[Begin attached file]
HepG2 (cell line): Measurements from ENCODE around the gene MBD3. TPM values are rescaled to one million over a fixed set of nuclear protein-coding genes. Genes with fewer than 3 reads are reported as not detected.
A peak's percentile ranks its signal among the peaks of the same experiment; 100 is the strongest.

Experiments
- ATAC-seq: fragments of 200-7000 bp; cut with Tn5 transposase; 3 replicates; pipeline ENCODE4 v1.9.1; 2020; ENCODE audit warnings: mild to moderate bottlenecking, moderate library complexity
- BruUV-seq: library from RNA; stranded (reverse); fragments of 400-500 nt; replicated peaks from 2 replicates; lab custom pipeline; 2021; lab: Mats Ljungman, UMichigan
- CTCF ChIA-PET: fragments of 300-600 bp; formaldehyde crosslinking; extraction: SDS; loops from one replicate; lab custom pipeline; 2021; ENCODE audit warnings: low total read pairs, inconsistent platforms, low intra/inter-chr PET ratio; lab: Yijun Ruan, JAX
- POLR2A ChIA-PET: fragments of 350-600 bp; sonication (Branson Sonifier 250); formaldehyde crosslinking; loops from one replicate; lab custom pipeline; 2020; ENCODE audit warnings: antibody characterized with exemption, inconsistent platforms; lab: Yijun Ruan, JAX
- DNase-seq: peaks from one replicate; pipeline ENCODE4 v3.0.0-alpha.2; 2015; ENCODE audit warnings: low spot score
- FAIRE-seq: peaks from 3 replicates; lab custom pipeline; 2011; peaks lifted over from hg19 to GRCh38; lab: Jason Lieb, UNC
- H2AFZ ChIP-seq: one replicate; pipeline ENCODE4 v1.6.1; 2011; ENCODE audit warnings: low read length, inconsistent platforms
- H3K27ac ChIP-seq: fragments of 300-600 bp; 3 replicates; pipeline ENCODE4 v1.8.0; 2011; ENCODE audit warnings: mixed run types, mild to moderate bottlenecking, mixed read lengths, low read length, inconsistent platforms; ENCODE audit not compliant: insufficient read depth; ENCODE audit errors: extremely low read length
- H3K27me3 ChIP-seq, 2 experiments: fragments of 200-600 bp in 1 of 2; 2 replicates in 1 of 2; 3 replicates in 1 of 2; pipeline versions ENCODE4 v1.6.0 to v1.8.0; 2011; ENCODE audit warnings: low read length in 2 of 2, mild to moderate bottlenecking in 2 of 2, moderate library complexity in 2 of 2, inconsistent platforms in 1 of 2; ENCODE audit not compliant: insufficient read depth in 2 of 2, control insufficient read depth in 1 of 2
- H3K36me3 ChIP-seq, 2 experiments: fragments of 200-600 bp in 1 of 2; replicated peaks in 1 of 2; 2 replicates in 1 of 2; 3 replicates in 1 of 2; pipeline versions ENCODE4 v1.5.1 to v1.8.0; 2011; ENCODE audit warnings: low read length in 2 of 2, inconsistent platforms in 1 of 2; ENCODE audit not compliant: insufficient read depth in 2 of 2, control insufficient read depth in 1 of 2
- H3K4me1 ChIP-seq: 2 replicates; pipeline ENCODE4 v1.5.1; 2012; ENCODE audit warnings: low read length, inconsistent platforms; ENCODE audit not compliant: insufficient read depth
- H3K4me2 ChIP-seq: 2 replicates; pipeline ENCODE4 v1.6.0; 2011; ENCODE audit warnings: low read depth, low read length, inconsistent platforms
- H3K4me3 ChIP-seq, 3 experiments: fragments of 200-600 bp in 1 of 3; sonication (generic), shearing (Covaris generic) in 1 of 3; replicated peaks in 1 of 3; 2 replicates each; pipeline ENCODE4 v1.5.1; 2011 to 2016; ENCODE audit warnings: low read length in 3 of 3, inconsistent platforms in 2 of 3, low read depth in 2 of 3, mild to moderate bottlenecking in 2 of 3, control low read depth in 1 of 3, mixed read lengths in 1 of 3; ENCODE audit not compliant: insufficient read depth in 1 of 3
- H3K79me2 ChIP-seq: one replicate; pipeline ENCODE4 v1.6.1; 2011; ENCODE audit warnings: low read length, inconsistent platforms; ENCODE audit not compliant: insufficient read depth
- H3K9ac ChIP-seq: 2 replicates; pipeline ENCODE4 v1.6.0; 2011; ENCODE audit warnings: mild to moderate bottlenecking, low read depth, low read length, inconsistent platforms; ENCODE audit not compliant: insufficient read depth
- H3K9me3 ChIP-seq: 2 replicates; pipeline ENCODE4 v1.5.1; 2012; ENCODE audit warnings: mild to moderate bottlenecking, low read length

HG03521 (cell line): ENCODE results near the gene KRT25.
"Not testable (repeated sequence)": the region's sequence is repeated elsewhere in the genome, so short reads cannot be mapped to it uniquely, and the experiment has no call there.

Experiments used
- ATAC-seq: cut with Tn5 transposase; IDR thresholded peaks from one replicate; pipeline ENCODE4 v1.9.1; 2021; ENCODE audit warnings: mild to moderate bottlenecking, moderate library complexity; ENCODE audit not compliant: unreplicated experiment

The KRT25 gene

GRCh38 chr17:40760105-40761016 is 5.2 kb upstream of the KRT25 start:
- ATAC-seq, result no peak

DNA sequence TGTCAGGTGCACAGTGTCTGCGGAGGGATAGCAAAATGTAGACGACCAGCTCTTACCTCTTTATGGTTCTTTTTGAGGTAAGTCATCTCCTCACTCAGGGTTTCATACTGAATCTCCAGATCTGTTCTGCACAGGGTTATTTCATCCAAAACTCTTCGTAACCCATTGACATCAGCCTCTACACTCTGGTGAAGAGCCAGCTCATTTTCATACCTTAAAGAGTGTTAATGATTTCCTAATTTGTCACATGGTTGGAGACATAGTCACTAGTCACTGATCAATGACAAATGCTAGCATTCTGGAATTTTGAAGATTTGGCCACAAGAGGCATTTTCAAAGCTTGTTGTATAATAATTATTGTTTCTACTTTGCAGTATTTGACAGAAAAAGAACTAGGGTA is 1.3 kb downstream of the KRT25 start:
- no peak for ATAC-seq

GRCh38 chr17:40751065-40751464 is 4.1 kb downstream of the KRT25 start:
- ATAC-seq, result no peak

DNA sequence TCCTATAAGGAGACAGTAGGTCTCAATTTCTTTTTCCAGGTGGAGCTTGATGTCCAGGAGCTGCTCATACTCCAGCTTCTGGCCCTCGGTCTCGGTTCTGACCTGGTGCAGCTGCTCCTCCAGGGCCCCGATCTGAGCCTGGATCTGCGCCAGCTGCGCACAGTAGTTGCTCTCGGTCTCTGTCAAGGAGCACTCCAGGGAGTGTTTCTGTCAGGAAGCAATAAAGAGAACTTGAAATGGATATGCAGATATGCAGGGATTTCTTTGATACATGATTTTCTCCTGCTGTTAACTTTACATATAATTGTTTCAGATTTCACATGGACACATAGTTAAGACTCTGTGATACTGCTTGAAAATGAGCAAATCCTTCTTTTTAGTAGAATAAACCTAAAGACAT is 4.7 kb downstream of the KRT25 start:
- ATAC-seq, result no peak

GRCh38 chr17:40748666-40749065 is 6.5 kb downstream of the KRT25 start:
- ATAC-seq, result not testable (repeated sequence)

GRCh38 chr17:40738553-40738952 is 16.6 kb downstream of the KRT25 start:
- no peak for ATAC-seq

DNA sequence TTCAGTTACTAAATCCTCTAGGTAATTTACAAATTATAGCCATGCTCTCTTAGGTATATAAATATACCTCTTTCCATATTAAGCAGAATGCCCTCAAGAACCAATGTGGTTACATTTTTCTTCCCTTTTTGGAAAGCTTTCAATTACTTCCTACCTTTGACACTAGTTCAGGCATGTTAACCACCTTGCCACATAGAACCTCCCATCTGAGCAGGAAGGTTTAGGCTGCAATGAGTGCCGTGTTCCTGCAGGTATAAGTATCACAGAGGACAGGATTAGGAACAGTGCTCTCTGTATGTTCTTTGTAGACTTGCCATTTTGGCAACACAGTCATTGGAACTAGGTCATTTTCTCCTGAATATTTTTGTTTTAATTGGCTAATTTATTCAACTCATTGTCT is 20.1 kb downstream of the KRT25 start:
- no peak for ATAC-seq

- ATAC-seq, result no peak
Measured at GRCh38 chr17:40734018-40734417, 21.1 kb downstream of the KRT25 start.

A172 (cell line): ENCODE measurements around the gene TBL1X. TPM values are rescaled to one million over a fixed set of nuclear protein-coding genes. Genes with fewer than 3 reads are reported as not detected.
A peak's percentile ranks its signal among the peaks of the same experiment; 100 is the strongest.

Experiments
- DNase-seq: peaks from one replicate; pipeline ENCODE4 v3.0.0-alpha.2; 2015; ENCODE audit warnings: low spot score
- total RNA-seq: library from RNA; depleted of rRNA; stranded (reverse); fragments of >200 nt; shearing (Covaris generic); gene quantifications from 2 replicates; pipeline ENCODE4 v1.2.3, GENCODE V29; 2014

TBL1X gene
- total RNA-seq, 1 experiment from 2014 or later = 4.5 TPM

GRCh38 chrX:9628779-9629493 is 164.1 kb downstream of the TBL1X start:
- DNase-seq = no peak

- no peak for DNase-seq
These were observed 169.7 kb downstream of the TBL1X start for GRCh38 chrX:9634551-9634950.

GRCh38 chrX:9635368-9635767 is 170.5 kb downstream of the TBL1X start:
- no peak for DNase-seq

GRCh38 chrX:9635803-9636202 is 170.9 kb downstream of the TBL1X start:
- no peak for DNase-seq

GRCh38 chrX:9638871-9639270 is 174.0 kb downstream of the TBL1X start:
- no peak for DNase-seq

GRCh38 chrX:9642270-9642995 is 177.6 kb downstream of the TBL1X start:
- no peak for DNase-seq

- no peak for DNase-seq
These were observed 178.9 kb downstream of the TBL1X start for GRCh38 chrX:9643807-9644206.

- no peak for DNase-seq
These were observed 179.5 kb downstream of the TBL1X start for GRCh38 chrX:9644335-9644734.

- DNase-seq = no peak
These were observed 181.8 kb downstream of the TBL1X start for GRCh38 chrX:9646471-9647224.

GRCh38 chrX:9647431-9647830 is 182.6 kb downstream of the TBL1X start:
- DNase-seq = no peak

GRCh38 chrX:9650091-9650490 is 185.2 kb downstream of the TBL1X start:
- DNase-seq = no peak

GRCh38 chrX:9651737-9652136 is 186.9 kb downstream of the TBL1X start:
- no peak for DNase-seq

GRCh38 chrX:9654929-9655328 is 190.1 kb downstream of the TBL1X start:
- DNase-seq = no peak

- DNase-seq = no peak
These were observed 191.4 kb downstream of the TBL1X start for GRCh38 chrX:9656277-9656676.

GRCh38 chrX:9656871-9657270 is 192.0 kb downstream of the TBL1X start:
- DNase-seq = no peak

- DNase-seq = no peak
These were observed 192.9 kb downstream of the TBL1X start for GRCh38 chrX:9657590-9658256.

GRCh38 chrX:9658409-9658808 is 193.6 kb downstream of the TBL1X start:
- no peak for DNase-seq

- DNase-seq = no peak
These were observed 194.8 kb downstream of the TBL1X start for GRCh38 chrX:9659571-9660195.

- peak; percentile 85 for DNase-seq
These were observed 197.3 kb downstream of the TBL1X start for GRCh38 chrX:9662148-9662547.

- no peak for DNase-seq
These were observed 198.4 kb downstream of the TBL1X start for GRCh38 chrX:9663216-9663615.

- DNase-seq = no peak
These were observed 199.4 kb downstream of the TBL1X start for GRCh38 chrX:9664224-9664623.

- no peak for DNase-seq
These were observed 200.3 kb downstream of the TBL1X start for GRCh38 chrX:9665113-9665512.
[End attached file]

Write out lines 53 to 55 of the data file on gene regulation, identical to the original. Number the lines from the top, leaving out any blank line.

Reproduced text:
- no peak for DNase-seq

GRCh38 chrX:9635803-9636202 is 170.9 kb downstream of the TBL1X start:
- no peak for DNase-seq